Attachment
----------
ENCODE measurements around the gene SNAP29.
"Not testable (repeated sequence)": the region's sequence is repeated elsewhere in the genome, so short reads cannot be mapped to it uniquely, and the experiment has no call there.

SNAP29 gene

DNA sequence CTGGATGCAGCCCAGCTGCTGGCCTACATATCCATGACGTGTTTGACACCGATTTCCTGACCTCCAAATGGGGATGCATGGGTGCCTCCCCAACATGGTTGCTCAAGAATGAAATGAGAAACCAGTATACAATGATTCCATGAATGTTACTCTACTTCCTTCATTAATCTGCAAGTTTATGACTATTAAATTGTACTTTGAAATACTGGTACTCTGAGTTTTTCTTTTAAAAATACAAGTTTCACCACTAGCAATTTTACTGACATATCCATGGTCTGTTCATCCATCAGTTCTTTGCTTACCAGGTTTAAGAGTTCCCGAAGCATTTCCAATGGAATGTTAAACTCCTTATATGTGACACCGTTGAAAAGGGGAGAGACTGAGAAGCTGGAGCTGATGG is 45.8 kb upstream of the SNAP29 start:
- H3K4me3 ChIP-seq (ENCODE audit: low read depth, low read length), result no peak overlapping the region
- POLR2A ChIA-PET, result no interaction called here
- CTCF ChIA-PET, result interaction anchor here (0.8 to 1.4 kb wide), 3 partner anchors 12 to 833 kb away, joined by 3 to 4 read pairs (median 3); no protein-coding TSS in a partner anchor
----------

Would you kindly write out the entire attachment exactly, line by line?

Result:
ENCODE measurements around the gene SNAP29.
"Not testable (repeated sequence)": the region's sequence is repeated elsewhere in the genome, so short reads cannot be mapped to it uniquely, and the experiment has no call there.

SNAP29 gene

DNA sequence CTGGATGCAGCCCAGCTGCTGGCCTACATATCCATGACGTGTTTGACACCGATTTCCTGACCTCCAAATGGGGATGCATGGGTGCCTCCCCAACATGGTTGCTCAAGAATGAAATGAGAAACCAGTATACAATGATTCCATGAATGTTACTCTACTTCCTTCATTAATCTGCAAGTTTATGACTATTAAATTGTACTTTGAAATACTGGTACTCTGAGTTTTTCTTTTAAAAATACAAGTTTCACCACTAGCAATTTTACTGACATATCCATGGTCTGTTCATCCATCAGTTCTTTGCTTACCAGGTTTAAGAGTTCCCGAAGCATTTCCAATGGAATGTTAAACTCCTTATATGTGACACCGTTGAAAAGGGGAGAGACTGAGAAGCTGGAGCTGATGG is 45.8 kb upstream of the SNAP29 start:
- H3K4me3 ChIP-seq (ENCODE audit: low read depth, low read length), result no peak overlapping the region
- POLR2A ChIA-PET, result no interaction called here
- CTCF ChIA-PET, result interaction anchor here (0.8 to 1.4 kb wide), 3 partner anchors 12 to 833 kb away, joined by 3 to 4 read pairs (median 3); no protein-coding TSS in a partner anchor